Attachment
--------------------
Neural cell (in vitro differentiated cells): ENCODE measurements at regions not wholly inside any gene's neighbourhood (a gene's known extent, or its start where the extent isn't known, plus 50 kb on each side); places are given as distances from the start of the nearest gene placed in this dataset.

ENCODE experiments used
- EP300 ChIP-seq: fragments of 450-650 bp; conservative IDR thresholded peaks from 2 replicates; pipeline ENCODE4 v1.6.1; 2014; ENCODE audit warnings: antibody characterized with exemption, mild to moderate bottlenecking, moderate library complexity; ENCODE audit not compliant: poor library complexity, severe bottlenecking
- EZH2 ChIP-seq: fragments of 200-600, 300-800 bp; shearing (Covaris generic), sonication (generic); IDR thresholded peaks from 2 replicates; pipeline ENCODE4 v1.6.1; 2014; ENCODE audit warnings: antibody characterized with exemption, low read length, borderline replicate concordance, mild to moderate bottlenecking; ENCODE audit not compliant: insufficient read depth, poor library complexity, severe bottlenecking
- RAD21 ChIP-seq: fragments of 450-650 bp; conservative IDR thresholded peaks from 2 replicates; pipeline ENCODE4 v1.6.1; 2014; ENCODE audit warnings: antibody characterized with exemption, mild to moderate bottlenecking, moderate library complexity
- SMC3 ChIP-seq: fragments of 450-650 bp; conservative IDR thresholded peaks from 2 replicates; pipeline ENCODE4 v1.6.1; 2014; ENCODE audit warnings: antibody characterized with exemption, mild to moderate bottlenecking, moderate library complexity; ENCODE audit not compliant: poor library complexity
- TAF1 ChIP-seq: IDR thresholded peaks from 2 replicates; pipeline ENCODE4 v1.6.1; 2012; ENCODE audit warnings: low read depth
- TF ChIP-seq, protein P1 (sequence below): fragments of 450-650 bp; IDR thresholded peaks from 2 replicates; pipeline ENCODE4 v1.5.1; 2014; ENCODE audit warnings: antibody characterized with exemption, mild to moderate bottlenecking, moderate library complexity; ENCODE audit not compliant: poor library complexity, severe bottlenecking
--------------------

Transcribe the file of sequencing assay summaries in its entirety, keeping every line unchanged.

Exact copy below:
Neural cell (in vitro differentiated cells): ENCODE measurements at regions not wholly inside any gene's neighbourhood (a gene's known extent, or its start where the extent isn't known, plus 50 kb on each side); places are given as distances from the start of the nearest gene placed in this dataset.

ENCODE experiments used
- EP300 ChIP-seq: fragments of 450-650 bp; conservative IDR thresholded peaks from 2 replicates; pipeline ENCODE4 v1.6.1; 2014; ENCODE audit warnings: antibody characterized with exemption, mild to moderate bottlenecking, moderate library complexity; ENCODE audit not compliant: poor library complexity, severe bottlenecking
- EZH2 ChIP-seq: fragments of 200-600, 300-800 bp; shearing (Covaris generic), sonication (generic); IDR thresholded peaks from 2 replicates; pipeline ENCODE4 v1.6.1; 2014; ENCODE audit warnings: antibody characterized with exemption, low read length, borderline replicate concordance, mild to moderate bottlenecking; ENCODE audit not compliant: insufficient read depth, poor library complexity, severe bottlenecking
- RAD21 ChIP-seq: fragments of 450-650 bp; conservative IDR thresholded peaks from 2 replicates; pipeline ENCODE4 v1.6.1; 2014; ENCODE audit warnings: antibody characterized with exemption, mild to moderate bottlenecking, moderate library complexity
- SMC3 ChIP-seq: fragments of 450-650 bp; conservative IDR thresholded peaks from 2 replicates; pipeline ENCODE4 v1.6.1; 2014; ENCODE audit warnings: antibody characterized with exemption, mild to moderate bottlenecking, moderate library complexity; ENCODE audit not compliant: poor library complexity
- TAF1 ChIP-seq: IDR thresholded peaks from 2 replicates; pipeline ENCODE4 v1.6.1; 2012; ENCODE audit warnings: low read depth
- TF ChIP-seq, protein P1 (sequence below): fragments of 450-650 bp; IDR thresholded peaks from 2 replicates; pipeline ENCODE4 v1.5.1; 2014; ENCODE audit warnings: antibody characterized with exemption, mild to moderate bottlenecking, moderate library complexity; ENCODE audit not compliant: poor library complexity, severe bottlenecking